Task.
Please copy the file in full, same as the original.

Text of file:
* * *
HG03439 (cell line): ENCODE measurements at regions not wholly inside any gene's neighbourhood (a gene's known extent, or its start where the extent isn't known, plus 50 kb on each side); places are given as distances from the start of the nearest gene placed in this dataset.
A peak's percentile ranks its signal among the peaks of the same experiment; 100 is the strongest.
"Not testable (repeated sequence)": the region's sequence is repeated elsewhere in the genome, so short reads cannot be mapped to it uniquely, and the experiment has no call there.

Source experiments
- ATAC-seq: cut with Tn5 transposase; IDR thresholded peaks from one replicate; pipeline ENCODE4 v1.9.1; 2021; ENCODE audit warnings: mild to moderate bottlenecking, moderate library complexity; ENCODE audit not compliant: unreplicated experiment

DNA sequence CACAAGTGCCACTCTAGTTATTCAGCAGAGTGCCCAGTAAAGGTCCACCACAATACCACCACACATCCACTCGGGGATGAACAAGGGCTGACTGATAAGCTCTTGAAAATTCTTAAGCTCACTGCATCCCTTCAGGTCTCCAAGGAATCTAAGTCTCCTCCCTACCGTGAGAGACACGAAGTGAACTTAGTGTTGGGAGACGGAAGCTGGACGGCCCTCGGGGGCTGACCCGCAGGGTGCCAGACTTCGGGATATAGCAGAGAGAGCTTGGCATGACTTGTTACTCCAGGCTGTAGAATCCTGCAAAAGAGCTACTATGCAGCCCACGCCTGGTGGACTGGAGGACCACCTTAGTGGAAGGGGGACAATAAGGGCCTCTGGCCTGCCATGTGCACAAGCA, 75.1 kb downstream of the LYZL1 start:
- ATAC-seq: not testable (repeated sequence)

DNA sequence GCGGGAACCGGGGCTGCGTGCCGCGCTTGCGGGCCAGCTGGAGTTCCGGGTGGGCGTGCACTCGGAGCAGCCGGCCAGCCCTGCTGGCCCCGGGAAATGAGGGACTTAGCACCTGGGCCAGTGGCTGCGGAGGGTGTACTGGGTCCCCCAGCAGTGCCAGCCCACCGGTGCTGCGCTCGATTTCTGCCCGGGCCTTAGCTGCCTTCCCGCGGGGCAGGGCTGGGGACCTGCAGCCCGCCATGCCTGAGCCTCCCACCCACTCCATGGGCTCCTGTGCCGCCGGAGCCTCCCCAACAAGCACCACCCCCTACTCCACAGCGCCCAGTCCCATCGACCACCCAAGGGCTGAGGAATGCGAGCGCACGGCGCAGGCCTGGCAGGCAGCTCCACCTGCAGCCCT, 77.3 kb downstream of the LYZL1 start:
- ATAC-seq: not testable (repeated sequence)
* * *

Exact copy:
HG03439 (cell line): ENCODE measurements at regions not wholly inside any gene's neighbourhood (a gene's known extent, or its start where the extent isn't known, plus 50 kb on each side); places are given as distances from the start of the nearest gene placed in this dataset.
A peak's percentile ranks its signal among the peaks of the same experiment; 100 is the strongest.
"Not testable (repeated sequence)": the region's sequence is repeated elsewhere in the genome, so short reads cannot be mapped to it uniquely, and the experiment has no call there.

Source experiments
- ATAC-seq: cut with Tn5 transposase; IDR thresholded peaks from one replicate; pipeline ENCODE4 v1.9.1; 2021; ENCODE audit warnings: mild to moderate bottlenecking, moderate library complexity; ENCODE audit not compliant: unreplicated experiment

DNA sequence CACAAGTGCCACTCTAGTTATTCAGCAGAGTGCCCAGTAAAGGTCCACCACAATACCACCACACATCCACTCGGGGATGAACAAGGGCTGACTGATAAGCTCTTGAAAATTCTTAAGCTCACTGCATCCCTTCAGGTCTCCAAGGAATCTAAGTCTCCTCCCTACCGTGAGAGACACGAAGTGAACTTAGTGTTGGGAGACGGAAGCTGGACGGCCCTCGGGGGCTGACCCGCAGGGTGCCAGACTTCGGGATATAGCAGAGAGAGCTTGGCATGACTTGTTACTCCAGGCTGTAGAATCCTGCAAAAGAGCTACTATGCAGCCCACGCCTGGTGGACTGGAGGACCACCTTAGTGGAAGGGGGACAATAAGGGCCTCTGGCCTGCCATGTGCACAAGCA, 75.1 kb downstream of the LYZL1 start:
- ATAC-seq: not testable (repeated sequence)

DNA sequence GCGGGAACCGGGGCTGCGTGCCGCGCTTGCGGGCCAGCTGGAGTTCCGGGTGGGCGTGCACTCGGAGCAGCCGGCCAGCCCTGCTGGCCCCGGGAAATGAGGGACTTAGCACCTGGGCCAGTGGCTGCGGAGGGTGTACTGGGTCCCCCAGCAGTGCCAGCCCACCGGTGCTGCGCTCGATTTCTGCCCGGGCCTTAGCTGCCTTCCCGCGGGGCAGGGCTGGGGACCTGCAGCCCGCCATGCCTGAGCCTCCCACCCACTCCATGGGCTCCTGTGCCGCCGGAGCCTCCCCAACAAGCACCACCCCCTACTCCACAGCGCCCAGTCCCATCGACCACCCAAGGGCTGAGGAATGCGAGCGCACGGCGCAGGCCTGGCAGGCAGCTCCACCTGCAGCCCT, 77.3 kb downstream of the LYZL1 start:
- ATAC-seq: not testable (repeated sequence)